Most industrial processes of continuous making, shaping and treating of steels involve high temperatures in essentially an open-air surrounding. This causes surface and penetrating oxidation, decarburization, scaling, bubbling, grain growth, etc., resulting in degradation of microstructure, intended properties, premature failure of parts and product recalls. Research on an OEM automotive suspension coil-spring alloy confirms this and shows that NSTT essentially stops this degradation process. The potential contribution to industrial heat-treated steel products – including hot-rolled steels – is described.

Fig. 1. Partially NSTT-treated (2/3 from bottom) OEM bars for suspension coil spring

Fig. 2. A brief review of the effects of NSTT: surface and microstructures

NanoTech Surface Treatment Technology (NSTT) is a proprietary process that creates a nanolayer of critically chosen atoms on the surface prior to heat treatment. It has been shown to cause enhancement of the fundamental alloy properties.

As it was originally designed, prolonged proprietary research with application of NSTT on ferrous and nonferrous rolled superalloys showed improved oxidation and corrosion resistance after multiple high-temperature, cyclic exposures to 2000°F (1093°C). During discussion of these results, the CEO of a Tier I OEM supplier presented the case of a very expensive government recall due to premature failure of its suspension coil springs. The OEM was searching for a solution by putting an inert plastic coating on the finished spring to avoid the perceived culprit of atmospheric corrosion. In an exploratory series of tests, NSTT was partially (2/3) applied to the coil-spring, alloy-steel bar samples taken from the OEM plant, and the samples were subjected to simulated heating conditions. The results are summarized in Figures 1 and 2.

While the untreated areas showed surface oxidation, scaling and bubbling at the end of the 1680°F (915°C) heating cycle, the NSTT-treated areas appeared to be free of surface degradation. The microstructures further revealed widespread penetrating oxidation, decarburization and grain-growth in the untreated areas (A), while the areas treated with NSTT (B) appear to have stopped the degradation and maintained its original state. Figure 3 shows the enlarged view of the bubble at the untreated area after heating for 15 minutes at 1680°F.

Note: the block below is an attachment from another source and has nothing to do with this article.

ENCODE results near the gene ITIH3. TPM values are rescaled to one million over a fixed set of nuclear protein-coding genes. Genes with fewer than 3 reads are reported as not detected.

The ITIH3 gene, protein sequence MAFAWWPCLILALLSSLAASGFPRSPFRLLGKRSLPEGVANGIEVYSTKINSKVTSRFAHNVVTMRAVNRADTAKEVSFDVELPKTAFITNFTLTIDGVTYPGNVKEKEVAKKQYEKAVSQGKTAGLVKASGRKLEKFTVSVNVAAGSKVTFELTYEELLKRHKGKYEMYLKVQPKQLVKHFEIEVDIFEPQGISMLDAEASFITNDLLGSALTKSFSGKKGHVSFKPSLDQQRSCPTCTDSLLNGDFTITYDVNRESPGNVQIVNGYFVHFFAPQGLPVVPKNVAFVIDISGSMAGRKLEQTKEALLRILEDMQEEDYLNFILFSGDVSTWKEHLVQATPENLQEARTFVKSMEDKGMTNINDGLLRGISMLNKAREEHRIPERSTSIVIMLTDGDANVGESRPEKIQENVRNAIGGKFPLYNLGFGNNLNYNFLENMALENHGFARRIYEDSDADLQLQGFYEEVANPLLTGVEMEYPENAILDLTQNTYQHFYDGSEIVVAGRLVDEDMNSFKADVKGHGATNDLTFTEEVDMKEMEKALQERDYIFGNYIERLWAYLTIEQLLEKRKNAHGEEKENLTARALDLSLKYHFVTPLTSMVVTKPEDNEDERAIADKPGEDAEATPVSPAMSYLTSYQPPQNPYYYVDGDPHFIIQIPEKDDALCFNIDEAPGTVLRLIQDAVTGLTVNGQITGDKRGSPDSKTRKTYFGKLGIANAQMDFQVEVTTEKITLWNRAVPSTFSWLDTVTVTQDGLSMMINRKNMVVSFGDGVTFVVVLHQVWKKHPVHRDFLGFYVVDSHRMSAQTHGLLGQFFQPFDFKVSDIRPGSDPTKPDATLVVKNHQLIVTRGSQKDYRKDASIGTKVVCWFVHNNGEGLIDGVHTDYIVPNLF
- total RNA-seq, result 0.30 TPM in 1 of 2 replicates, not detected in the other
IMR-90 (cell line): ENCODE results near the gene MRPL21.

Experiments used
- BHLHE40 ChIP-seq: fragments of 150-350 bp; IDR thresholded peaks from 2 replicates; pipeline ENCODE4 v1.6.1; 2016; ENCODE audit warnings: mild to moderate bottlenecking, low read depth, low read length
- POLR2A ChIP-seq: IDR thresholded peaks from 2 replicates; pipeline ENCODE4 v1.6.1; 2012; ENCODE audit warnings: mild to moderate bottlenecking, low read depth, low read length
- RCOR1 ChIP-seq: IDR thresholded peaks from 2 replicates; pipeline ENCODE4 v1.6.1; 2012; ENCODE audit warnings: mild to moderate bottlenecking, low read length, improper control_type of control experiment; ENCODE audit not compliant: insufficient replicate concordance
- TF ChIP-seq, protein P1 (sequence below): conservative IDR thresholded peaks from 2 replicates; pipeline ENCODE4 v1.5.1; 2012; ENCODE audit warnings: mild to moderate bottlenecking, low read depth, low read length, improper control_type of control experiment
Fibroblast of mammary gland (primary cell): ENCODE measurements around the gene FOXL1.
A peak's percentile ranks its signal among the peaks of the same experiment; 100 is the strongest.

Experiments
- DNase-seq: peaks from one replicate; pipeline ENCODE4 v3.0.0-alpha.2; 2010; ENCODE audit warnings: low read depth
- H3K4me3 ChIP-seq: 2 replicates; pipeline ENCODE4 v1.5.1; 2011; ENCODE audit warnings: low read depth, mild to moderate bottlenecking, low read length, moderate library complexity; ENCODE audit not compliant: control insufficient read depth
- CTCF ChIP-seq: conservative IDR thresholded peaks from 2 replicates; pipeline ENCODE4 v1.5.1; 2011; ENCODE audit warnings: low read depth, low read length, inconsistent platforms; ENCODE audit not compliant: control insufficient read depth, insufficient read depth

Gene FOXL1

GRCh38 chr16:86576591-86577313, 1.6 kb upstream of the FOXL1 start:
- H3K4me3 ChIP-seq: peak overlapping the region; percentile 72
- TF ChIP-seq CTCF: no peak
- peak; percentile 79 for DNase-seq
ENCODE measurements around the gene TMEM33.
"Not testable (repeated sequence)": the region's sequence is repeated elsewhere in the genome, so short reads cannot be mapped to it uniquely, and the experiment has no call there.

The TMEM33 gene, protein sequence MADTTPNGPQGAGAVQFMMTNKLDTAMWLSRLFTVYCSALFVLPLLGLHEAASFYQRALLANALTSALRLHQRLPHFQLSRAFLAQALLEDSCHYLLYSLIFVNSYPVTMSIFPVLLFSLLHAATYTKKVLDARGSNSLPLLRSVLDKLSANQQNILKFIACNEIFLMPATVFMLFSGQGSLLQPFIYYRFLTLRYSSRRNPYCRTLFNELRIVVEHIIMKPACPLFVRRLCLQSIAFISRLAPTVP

Looking through the “peephole” of the oxidized bubble on the untreated area, the smooth surface of the leftover body of the steel is observed. All over the world, at rolling mills or heat-treatment facilities, the blisters fall off on the floor, making a mess. This is accepted as a “nuisance” of the practice. In most steel mills, this substantial debris is even collected on a regular basis and used as an oxidizing agent to burn the undesirable elements in the steelmaking process. This fact reveals the universal acceptance of the oxidation, scaling and bubbling of steel upon heating at high temperatures. With NSTT treatment, this surface degradation might be a thing of the past.

Though in its embryonic stage of development, NSTT is fundamentally projected to be effective in many industrial applications.

Fig. 3. Enlarged bubble at untreated area showing leftover body that gets rolled

Potential Industrial Applications of NSTT

The significant difference in superficial appearance and the subsurface microstructures of the alloy – with and without NSTT – were studied to evaluate projected NSTT efficacy for potential industrial applications such as:
  • Alloy-steel parts – suspension coil and spring, catalytic-converter parts including the jacket and the exhaust system – used by the automobile and aerospace industries, which are heat treated for the attainment of peak-properties
  • Heat-treatment baskets, which lose a microscopic layer of oxide scale every time they are used
  • Turbine blades, shrouds and exhaust systems for aerospace
  • All cutting tools
  • Hot-rolled steel to reduce or eliminate scale and bubble formation on slabs or any hot-rolled product during heating. The carbon footprint of a steel plant should be considerably reduced by NSTT since it essentially stops decarburization during heating.
Perhaps a discussion of the fundamental basics, which, in steel-treating technology, control the characteristics of the finished product, would be helpful in understanding the effects of NSTT.

Fundamental Metallurgical Basics of NSTT

Carbon is known and accepted as the lifeblood of steels. It forms hard carbides with iron, which dissolve into the austenite on heating. Upon cooling, various transformations occur based on the cooling rate. This fundamental process, called heat treatment, produces the desired strength, hardness, fatigue and all of the important characteristics of the alloy. But if carbon burns out (decarburization), everything changes, and all desired properties go downhill.

Most industrial high-temperature, continuous processes of mass production are done essentially in air, making decarburization inevitable. NSTT protects the alloy from surface and internal oxidation, decarburization and grain growth during industrial mass-production heating – reheating, heat treatment or rolling.

The critical elements, which are chosen according to the alloy to be protected, comprise the “medium.” One of the proprietary aspects of the NSTT process application, these elements are “nanolayered” during the process in the proprietary patent-pending “NSTT chamber.”

Fig. 4. Iron-carbon equilibrium diagram showing carbon, gamma temp and austenite-ferrite lever (R)